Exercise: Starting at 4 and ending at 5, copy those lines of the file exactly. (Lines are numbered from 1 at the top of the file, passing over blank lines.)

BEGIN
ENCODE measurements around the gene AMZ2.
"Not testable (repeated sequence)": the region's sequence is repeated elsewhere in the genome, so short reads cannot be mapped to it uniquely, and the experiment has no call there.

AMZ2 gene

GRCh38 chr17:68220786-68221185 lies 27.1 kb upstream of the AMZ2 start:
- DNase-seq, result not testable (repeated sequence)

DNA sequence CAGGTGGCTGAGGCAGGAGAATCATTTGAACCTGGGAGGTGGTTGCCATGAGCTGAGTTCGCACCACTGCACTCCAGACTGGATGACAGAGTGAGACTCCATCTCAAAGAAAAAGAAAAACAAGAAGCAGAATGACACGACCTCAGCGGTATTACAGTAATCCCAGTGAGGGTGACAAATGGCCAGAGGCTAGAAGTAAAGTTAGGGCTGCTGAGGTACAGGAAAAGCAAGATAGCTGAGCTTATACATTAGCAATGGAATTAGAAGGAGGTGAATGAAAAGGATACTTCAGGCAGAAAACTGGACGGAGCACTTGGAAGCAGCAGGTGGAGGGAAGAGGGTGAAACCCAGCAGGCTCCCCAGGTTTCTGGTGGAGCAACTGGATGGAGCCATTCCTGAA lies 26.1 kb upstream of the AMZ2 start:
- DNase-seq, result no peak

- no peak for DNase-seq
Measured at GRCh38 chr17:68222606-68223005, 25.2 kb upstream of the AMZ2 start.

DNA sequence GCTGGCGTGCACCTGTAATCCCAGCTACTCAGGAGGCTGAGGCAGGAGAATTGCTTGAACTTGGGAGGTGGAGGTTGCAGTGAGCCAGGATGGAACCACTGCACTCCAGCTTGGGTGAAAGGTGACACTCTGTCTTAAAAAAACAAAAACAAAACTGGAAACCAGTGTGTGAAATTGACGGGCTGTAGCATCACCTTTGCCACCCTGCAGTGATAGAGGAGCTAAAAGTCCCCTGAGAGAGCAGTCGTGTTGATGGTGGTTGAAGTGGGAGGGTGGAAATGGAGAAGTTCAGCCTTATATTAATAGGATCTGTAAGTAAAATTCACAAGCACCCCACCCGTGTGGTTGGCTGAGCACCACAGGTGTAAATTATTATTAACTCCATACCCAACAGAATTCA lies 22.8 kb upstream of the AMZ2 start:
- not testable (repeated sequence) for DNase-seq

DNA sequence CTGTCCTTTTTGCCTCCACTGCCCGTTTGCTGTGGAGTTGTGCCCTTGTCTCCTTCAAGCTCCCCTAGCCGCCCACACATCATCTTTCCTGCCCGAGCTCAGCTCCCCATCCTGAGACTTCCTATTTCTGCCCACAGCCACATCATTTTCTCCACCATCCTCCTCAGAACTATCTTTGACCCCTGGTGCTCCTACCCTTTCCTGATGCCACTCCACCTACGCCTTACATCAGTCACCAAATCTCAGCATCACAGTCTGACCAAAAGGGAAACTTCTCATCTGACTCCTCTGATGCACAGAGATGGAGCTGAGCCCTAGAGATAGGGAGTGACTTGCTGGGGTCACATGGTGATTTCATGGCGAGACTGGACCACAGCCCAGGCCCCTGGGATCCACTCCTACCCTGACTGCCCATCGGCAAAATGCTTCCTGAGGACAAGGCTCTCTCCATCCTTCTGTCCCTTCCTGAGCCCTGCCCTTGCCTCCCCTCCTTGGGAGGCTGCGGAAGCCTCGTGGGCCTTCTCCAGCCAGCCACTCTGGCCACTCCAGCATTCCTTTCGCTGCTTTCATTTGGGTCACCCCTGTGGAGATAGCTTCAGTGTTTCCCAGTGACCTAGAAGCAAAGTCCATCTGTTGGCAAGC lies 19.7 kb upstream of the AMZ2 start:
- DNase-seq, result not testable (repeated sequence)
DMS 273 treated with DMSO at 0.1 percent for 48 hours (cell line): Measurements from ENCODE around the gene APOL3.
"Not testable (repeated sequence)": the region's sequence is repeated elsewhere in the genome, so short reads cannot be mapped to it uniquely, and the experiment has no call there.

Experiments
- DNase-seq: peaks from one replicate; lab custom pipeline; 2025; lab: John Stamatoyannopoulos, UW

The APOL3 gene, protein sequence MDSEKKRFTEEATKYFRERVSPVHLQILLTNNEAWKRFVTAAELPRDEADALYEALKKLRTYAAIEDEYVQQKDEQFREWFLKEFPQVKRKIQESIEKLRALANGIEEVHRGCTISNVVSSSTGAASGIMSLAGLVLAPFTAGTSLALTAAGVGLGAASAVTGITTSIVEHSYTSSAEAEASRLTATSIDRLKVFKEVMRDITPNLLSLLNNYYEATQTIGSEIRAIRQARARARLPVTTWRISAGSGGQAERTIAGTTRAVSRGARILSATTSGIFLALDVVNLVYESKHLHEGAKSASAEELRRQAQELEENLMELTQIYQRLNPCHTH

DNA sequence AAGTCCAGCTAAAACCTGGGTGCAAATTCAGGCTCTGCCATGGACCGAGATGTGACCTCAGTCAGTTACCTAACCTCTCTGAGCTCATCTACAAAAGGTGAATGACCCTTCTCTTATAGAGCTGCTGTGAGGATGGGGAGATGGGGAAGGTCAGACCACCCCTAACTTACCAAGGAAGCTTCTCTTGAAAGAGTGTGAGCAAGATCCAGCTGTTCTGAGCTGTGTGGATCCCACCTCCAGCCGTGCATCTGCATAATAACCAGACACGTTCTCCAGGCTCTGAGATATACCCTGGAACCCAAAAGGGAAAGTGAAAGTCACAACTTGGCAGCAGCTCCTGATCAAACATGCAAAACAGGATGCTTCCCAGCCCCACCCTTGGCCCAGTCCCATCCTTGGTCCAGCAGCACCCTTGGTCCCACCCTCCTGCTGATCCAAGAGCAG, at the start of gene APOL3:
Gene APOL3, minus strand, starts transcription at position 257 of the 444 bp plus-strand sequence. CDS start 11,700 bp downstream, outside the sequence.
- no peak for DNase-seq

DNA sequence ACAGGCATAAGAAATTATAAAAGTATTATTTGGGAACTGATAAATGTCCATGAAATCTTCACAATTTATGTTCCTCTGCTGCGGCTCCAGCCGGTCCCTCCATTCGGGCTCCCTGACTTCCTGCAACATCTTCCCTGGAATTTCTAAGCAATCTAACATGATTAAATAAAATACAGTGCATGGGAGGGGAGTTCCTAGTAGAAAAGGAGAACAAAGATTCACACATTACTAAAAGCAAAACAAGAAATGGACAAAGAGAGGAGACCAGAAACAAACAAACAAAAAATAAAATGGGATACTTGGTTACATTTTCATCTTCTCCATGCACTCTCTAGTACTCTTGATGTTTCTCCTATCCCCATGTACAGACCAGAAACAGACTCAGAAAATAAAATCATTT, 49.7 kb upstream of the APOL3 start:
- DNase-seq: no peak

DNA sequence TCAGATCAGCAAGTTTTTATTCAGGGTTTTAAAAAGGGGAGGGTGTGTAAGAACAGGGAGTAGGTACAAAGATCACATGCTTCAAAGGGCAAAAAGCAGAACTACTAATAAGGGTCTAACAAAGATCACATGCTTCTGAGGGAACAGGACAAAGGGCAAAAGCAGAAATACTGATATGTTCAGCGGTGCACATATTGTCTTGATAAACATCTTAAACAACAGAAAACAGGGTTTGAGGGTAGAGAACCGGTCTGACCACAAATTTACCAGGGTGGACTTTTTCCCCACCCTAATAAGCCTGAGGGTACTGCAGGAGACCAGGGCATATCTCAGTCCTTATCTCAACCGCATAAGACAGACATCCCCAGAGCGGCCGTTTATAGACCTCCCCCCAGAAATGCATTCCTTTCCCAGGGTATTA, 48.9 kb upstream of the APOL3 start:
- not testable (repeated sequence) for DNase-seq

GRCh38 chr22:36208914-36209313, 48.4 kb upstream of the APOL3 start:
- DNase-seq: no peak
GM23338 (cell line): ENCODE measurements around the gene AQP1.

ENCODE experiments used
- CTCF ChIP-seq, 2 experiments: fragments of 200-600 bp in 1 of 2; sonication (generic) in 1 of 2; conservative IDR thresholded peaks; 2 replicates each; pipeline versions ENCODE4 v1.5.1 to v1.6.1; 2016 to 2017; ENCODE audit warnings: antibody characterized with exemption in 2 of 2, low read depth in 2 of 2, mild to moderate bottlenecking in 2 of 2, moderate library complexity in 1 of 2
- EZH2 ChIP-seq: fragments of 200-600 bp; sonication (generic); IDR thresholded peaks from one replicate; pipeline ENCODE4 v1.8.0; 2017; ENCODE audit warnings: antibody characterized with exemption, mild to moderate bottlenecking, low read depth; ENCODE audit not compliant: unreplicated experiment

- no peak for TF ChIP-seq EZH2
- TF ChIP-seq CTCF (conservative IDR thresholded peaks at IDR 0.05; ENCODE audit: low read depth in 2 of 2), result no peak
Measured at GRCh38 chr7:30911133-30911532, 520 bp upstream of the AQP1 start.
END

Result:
GRCh38 chr17:68220786-68221185 lies 27.1 kb upstream of the AMZ2 start:
- DNase-seq, result not testable (repeated sequence)